Cooperstown, ND Crop Going in the Ground – Farmers are experiencing drier conditions, aiding in planting progress. In the Cooperstown, North Dakota area, Ag Advantage Consulting owner Jonathan Erickson says mainly wheat and corn have gone in the ground. “These are the wettest conditions I’ve seen in year, so it’s been a battle. Fertilizer spreaders are going full bore trying to get the ground prepped,” says Erickson. “I finished planting wheat and am just starting soybeans.” Erickson says acreage is a mixed bag due to the delayed planting. Most farmers are staying with their original plans. “It’s mostly on a per-field basis. With the markets lately nobody knows what to plant, so a lot of people are sticking with what they know.”
Dry Bean Scene – Farmers are making planting progress. Northarvest Bean Growers Association Past President Tom Kennelly, who farms at Grafton, ND, is putting dry beans in the ground. Get the details in the Dry Bean Scene, made possible by the Northarvest Bean Growers Association.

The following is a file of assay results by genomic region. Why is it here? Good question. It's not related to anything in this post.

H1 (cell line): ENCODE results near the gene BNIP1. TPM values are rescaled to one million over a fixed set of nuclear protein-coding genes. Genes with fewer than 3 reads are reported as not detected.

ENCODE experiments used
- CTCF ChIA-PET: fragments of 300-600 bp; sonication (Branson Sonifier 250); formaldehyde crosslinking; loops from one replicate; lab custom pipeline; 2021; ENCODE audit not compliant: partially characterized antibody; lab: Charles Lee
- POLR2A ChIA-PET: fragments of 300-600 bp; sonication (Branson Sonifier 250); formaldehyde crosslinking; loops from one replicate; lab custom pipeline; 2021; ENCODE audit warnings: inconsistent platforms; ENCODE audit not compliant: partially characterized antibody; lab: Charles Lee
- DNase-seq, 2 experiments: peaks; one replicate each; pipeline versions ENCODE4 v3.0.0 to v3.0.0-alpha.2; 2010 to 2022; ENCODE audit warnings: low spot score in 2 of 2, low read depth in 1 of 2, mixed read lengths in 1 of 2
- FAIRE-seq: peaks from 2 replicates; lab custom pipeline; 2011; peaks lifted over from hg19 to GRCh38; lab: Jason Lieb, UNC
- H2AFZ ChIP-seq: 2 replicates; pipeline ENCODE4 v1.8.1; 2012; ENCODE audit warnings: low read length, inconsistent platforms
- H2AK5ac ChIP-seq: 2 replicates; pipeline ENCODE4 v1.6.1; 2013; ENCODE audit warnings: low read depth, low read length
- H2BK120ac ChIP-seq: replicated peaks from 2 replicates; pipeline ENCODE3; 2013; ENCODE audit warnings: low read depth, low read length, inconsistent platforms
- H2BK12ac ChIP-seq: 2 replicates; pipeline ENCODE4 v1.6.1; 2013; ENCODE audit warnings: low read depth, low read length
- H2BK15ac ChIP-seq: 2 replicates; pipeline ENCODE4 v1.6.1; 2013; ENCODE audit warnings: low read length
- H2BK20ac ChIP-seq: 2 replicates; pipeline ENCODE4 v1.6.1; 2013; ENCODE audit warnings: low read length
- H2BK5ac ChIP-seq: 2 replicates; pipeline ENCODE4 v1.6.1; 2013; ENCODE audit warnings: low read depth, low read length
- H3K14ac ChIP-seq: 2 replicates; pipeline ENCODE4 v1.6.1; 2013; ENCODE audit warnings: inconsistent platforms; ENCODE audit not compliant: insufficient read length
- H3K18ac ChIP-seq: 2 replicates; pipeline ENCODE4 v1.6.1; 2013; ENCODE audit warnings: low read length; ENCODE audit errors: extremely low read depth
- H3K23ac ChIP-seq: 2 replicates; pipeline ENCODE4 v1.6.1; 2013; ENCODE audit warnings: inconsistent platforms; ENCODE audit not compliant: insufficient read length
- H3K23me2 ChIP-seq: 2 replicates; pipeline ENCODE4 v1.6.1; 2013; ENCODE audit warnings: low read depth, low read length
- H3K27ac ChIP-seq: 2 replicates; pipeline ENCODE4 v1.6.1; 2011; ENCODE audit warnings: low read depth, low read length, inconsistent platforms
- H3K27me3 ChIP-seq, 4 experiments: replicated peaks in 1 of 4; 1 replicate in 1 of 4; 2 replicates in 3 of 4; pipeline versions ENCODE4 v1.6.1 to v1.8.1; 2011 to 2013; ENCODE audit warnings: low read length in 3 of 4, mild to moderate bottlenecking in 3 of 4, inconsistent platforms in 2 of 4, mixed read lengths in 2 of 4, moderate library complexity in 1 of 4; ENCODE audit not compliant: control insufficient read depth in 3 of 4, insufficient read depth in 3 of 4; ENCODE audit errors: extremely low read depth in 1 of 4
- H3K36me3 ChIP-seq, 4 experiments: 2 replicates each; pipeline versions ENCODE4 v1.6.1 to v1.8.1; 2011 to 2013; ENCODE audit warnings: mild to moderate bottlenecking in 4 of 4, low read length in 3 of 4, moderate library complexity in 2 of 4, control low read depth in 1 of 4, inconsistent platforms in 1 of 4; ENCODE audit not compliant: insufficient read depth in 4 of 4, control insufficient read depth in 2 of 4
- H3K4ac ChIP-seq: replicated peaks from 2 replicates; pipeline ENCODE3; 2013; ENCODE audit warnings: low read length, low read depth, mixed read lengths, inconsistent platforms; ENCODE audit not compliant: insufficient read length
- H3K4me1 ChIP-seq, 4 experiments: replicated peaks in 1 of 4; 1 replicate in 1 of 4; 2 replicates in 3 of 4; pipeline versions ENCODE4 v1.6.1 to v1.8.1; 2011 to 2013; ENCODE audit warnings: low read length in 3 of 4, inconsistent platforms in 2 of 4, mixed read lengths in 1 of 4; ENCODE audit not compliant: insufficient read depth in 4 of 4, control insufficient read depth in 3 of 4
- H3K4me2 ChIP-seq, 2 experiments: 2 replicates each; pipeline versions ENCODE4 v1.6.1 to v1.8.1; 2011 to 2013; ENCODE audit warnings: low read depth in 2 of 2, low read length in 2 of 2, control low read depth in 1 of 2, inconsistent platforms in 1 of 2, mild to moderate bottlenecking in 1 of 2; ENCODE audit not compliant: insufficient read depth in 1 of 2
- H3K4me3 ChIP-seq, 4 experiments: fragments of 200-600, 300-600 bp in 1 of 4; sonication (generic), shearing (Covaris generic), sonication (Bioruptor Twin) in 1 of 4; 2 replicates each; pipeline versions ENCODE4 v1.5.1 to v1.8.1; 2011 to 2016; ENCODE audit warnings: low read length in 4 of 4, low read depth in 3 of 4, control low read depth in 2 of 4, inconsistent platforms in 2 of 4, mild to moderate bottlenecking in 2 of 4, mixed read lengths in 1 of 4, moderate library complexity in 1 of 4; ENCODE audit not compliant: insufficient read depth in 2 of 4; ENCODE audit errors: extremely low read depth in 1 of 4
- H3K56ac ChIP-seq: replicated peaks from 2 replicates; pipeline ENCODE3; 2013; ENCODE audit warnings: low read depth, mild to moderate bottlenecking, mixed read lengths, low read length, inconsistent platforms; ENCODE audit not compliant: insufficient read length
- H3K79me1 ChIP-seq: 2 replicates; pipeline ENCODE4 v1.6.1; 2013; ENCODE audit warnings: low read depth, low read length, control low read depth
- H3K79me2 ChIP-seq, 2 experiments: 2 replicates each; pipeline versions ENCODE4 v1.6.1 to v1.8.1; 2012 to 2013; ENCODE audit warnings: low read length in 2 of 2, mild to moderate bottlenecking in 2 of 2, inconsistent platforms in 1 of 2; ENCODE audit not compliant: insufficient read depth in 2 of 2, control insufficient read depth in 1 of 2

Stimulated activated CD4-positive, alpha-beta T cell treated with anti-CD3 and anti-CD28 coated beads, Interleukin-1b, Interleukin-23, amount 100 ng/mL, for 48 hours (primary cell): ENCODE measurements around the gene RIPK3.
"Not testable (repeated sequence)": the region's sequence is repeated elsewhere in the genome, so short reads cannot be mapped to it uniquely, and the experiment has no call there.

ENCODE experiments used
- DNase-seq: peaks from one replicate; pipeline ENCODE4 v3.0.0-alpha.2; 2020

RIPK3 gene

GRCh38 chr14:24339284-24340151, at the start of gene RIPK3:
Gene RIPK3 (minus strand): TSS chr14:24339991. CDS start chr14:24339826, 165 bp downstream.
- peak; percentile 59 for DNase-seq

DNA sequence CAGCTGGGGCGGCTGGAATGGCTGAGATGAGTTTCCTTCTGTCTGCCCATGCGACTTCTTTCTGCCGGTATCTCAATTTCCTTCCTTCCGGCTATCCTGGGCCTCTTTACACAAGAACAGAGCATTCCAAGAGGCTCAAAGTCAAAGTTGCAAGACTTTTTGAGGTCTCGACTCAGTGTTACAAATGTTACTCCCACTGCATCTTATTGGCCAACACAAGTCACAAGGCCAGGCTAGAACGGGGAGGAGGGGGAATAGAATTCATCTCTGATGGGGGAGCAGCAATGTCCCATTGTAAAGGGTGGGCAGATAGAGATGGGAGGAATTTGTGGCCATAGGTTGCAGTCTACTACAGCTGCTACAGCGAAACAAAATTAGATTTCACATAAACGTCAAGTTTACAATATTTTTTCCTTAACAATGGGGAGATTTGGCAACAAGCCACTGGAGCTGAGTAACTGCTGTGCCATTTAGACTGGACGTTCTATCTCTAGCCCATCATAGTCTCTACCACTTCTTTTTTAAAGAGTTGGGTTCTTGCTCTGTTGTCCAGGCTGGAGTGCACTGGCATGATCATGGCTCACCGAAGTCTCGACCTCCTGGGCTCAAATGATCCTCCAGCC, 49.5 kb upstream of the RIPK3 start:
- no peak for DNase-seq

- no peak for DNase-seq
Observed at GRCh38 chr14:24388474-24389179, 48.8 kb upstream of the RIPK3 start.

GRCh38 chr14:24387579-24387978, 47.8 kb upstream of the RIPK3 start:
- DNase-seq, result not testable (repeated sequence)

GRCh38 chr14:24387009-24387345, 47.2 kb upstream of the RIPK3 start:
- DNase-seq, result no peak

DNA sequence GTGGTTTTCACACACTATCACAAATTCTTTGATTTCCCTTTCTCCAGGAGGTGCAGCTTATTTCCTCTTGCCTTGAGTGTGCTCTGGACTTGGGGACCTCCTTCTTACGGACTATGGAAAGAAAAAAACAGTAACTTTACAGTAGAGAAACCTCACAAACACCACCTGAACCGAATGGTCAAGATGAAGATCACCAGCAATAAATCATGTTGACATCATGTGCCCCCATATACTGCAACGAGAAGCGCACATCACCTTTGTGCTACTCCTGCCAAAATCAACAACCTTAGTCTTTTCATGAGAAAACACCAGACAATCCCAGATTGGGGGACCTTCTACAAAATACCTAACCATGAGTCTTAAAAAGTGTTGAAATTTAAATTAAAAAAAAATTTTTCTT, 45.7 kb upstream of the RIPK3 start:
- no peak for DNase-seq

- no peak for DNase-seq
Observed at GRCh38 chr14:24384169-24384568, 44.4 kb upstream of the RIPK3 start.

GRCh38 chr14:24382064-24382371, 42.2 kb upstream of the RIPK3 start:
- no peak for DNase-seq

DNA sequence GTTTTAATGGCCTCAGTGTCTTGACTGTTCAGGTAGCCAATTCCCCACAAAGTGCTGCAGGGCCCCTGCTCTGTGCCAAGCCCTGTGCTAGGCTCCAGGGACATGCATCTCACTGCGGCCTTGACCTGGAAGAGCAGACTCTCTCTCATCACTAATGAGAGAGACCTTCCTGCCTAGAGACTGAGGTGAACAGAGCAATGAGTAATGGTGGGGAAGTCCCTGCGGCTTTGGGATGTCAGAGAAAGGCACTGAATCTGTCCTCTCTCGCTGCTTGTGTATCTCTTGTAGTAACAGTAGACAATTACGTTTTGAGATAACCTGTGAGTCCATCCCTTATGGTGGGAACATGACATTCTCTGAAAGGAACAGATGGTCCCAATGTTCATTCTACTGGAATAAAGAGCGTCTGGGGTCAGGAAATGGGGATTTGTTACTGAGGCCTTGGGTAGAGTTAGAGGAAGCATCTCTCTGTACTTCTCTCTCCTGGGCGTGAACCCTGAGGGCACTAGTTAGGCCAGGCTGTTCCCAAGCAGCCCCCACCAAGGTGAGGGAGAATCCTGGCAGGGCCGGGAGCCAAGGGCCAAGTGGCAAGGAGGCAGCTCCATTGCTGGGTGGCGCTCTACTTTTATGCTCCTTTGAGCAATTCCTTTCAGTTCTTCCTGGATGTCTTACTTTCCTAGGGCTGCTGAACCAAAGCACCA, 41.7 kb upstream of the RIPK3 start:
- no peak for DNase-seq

Pioneer Agronomy Update at Lisbon, ND – This week, the Red River Farm Network team traveled to Timber Coulee Seed at Lisbon, North Dakota for the Pioneer Agronomy Update. “With a late start, farmers are focused on the getting the crop in the ground. I am getting some questions on maturity,” says Pioneer field representative JJ Jaehning. ” The general rule of thumb is to stay with the maturity for your region until about May 21 to 25. In south east North Dakota, 95 to 97 day hybrids are common. We recommend going three to five maturity points below that mark if a switch is needed.” Watch the Facebook video here.
WestBred Wheat Report – It won’t be long until this year’s wheat crop reaches the first critical growth stage. In this week’s WestBred Wheat Report, Technical Product Manager Grant Mehring talks about tillering. Listen to the update.